Kegel exercises, also known as pelvic floor exercises, strengthen the muscles that support the bladder and urethra, helping to decrease incontinence and the urgency to urinate. While often prescribed for women with urinary difficulties due to pregnancy, ageing and other factors, doctors routinely recommend that men do these exercises prior to a prostatectomy to help regain control of their bladder sooner.
Determine the Correct Muscles
The first step to doing Kegel exercises correctly is to identify your pelvic floor muscles. The easiest way is to stop the flow of urine while you're using the bathroom. If this is successful, then you've got the right move. Only try this once to check your method, however, since starting and stopping your urine while your bladder is full can actually make the muscles weaker and can cause a urinary tract infection. Another way to identify these muscles is to pretend that you're trying to stop yourself from passing gas.
Be sure that you're not flexing your abdominal or thigh muscles--only the muscles around your buttocks and rectum. Also, make sure that you're relaxed and breathing normally, not holding your breath.
How To Do Kegel Exercises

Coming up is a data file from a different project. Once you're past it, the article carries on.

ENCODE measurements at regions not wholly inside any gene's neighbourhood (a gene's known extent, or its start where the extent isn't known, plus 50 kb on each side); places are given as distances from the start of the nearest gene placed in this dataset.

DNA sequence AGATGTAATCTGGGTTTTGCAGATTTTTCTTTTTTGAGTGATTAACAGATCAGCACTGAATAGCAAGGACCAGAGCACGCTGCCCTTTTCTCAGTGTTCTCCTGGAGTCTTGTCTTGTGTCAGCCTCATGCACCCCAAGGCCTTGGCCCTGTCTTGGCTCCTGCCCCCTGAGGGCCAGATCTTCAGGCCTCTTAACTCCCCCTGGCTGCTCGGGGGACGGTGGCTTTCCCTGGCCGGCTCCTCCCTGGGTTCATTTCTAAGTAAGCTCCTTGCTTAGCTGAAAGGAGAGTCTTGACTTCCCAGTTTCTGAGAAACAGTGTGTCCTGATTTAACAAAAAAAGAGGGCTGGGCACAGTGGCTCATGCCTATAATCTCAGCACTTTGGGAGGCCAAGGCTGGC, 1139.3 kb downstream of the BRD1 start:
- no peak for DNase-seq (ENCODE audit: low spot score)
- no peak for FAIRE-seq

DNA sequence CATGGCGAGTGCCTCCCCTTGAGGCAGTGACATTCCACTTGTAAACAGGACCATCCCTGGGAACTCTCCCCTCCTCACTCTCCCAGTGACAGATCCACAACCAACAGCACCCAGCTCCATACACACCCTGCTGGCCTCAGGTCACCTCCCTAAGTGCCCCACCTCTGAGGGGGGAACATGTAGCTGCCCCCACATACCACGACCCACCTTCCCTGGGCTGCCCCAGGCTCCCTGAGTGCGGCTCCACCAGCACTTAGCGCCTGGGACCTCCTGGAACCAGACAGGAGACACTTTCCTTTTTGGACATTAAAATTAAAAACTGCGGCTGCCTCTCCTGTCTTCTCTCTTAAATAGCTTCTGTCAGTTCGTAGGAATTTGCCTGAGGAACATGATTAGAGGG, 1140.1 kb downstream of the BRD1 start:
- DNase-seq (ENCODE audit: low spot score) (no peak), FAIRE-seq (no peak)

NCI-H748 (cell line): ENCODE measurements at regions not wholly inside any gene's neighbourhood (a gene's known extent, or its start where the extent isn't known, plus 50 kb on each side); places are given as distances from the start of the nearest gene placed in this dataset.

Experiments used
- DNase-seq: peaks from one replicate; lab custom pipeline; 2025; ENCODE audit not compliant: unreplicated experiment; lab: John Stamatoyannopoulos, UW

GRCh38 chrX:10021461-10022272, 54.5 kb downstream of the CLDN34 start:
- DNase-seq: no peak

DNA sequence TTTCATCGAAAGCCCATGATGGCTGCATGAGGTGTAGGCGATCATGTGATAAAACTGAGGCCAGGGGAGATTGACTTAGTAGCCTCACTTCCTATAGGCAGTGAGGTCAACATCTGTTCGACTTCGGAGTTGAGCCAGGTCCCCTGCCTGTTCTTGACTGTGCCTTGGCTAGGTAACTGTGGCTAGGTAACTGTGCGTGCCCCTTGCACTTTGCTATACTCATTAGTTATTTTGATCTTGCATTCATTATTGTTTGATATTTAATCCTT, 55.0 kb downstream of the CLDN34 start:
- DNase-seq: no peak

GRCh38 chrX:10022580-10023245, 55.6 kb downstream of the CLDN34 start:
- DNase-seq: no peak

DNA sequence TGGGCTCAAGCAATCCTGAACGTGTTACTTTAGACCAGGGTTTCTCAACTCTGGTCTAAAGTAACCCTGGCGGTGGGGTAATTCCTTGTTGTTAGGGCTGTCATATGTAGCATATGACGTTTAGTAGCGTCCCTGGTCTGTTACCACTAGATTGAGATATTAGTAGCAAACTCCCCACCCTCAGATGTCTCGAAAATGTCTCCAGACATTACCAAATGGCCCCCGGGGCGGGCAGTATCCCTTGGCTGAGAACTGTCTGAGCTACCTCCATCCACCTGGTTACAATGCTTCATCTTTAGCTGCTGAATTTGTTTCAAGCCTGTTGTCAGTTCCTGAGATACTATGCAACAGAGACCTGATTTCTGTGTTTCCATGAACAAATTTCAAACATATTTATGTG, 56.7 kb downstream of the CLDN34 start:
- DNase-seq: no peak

Kegel exercises are best done while sitting or lying down, but they can also be done standing or walking. Contract your pelvic floor muscles and hold it for three seconds, then relax for three seconds. Repeat this 10 times. As it becomes easier, move up to four-second contractions and rests, and continue increasing the time until you're able to contract and relax for 10 seconds at a time.
Repeat this set of 10 Kegels three times throughout the day for best results. It is a convenient exercise and can be done anywhere--in the car, at the office, in a meeting, or laying in bed at night. You should begin to see results after eight to 12 weeks of continual exercise.
Additional Methods for those Needing Further Assistance
Biofeedback training may be helpful if you find you're having difficulty doing Kegel exercises. A trained professional will place small monitoring devices in or around your urethral area. You will be asked to contract your pelvic floor muscles and a monitor will show if you're contracting the correct muscles, as well as how long you're holding the contraction.
Another method uses electrical stimulation to cause the correct muscles to contract, demonstrating to you which muscles you should be contracting. Once this has been repeated a few times, you will most likely be able to do the exercise without assistance. It's a pain-free procedure, but is rarely used and only for those who cannot master simpler methods. Talk to your health care professional to find out what is safe for you.